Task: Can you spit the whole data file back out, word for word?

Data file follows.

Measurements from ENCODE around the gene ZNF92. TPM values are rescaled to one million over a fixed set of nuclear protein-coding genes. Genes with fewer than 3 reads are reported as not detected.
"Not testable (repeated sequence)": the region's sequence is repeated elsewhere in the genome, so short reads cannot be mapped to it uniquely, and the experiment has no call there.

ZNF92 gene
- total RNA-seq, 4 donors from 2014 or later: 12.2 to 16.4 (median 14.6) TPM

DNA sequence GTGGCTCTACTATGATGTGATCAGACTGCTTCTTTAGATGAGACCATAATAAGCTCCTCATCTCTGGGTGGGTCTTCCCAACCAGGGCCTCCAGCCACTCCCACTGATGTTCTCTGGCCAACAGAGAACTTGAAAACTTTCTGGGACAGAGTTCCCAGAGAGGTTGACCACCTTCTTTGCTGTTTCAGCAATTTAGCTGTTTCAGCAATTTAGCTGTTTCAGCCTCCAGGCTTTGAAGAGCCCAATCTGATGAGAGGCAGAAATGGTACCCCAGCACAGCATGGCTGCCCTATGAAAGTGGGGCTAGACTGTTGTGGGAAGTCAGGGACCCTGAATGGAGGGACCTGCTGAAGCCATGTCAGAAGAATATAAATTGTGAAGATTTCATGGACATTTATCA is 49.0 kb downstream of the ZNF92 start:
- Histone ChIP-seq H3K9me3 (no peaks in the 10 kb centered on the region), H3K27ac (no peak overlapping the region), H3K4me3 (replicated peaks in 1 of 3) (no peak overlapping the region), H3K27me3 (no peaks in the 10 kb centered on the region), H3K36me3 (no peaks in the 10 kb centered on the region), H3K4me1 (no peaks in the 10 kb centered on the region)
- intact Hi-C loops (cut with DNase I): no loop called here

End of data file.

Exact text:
Measurements from ENCODE around the gene ZNF92. TPM values are rescaled to one million over a fixed set of nuclear protein-coding genes. Genes with fewer than 3 reads are reported as not detected.
"Not testable (repeated sequence)": the region's sequence is repeated elsewhere in the genome, so short reads cannot be mapped to it uniquely, and the experiment has no call there.

ZNF92 gene
- total RNA-seq, 4 donors from 2014 or later: 12.2 to 16.4 (median 14.6) TPM

DNA sequence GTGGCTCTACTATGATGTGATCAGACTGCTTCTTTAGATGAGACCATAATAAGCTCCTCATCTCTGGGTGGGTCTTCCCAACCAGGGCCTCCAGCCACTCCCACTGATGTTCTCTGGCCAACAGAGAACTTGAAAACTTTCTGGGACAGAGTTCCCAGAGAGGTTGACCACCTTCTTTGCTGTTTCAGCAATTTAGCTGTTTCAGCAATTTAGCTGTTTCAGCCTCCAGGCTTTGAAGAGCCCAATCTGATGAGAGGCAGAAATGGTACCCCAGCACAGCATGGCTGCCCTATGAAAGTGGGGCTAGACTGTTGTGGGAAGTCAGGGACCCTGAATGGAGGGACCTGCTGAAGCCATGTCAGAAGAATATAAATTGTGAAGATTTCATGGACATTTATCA is 49.0 kb downstream of the ZNF92 start:
- Histone ChIP-seq H3K9me3 (no peaks in the 10 kb centered on the region), H3K27ac (no peak overlapping the region), H3K4me3 (replicated peaks in 1 of 3) (no peak overlapping the region), H3K27me3 (no peaks in the 10 kb centered on the region), H3K36me3 (no peaks in the 10 kb centered on the region), H3K4me1 (no peaks in the 10 kb centered on the region)
- intact Hi-C loops (cut with DNase I): no loop called here